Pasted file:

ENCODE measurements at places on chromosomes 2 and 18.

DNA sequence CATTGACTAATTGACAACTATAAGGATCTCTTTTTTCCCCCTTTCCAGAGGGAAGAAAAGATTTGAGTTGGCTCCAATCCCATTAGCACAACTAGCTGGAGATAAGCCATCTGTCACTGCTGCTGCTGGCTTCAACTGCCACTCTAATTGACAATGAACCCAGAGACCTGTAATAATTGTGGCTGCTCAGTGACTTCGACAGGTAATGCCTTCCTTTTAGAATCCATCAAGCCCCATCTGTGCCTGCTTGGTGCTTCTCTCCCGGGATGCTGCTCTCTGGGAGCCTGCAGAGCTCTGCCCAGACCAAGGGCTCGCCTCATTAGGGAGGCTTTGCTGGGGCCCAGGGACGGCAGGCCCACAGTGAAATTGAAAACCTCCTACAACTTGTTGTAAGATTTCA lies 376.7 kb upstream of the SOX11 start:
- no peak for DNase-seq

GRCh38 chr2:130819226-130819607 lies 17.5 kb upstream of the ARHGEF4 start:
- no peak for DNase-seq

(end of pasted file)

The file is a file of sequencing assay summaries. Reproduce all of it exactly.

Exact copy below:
ENCODE measurements at places on chromosomes 2 and 18.

DNA sequence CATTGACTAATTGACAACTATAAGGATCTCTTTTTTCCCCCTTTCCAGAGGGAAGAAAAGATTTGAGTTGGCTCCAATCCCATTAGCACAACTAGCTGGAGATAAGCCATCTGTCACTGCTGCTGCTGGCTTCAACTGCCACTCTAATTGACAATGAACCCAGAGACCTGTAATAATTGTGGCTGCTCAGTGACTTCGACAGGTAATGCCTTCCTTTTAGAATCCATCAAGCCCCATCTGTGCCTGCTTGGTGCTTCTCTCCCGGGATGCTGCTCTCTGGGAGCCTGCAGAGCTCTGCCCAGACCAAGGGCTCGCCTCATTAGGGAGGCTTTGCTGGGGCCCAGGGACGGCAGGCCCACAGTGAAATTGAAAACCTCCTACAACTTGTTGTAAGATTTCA lies 376.7 kb upstream of the SOX11 start:
- no peak for DNase-seq

GRCh38 chr2:130819226-130819607 lies 17.5 kb upstream of the ARHGEF4 start:
- no peak for DNase-seq